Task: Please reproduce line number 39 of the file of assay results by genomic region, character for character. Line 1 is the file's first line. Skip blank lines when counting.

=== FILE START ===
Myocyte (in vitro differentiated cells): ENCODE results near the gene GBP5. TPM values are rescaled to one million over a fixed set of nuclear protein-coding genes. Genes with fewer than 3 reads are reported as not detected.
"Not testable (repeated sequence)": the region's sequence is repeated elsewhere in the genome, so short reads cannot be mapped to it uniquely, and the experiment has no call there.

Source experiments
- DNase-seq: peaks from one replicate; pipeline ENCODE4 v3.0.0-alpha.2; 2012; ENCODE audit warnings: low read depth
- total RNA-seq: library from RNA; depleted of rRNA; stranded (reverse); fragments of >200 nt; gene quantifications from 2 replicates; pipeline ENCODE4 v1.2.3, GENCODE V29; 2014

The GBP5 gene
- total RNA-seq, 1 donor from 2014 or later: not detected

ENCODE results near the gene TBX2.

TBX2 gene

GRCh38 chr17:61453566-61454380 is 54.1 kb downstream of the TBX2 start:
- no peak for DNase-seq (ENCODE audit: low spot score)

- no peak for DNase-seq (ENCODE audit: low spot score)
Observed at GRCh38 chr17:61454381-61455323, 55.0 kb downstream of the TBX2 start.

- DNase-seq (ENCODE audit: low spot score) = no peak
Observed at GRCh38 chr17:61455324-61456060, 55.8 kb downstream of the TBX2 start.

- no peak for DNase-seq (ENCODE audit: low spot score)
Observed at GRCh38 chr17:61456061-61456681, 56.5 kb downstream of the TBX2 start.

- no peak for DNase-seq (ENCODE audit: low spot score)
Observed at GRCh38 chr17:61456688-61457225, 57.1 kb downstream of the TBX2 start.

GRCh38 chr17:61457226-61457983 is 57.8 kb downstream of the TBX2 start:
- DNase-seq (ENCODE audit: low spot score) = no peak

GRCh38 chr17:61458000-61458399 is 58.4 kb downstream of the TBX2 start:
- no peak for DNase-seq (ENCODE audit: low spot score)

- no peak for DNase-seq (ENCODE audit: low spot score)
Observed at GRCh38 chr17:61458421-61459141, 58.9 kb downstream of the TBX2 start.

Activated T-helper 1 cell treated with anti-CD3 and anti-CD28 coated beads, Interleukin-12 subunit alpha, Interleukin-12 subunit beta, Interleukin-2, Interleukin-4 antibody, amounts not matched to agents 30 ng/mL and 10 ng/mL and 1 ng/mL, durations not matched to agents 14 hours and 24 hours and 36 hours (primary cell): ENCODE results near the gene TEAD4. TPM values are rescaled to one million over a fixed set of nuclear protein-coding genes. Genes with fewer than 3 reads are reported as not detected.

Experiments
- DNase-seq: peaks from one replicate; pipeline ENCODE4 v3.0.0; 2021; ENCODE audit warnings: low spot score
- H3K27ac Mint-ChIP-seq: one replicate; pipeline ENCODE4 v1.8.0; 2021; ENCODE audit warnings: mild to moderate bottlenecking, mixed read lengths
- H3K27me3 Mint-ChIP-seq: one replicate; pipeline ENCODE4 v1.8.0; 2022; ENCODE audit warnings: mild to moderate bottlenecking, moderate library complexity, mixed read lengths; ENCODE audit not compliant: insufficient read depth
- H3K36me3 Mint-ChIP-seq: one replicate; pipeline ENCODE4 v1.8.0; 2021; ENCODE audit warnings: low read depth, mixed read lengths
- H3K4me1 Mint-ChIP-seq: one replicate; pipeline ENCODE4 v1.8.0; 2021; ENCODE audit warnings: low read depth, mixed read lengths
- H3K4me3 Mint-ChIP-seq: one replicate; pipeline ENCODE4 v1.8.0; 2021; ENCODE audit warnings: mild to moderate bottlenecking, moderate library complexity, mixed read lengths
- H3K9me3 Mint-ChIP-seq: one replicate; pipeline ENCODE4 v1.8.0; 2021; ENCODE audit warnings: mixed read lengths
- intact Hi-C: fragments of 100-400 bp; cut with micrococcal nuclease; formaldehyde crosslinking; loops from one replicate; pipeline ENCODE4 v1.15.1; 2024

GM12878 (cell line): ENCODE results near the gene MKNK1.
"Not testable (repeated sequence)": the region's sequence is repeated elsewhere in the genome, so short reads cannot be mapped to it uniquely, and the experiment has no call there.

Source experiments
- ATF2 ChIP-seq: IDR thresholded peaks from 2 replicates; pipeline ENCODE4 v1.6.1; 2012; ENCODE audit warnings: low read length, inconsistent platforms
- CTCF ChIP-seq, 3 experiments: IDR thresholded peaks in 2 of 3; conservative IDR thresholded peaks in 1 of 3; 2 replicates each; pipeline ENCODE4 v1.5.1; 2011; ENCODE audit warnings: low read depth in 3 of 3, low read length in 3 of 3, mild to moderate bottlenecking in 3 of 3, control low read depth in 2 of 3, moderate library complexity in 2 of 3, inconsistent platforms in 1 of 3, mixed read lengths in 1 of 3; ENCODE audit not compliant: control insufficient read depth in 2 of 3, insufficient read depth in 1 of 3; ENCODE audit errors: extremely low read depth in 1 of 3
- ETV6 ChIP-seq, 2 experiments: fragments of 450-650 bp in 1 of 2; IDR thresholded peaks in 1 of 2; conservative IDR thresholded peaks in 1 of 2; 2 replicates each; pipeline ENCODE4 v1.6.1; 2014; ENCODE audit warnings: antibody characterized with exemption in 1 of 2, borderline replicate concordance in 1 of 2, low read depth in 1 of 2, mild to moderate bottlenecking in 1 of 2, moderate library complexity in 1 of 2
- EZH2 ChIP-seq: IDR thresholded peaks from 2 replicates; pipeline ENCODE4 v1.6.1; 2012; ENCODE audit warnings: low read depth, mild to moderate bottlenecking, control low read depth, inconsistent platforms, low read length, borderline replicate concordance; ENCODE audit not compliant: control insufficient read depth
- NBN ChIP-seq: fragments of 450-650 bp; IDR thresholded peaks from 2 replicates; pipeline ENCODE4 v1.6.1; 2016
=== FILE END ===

- ATF2 ChIP-seq: IDR thresholded peaks from 2 replicates; pipeline ENCODE4 v1.6.1; 2012; ENCODE audit warnings: low read length, inconsistent platforms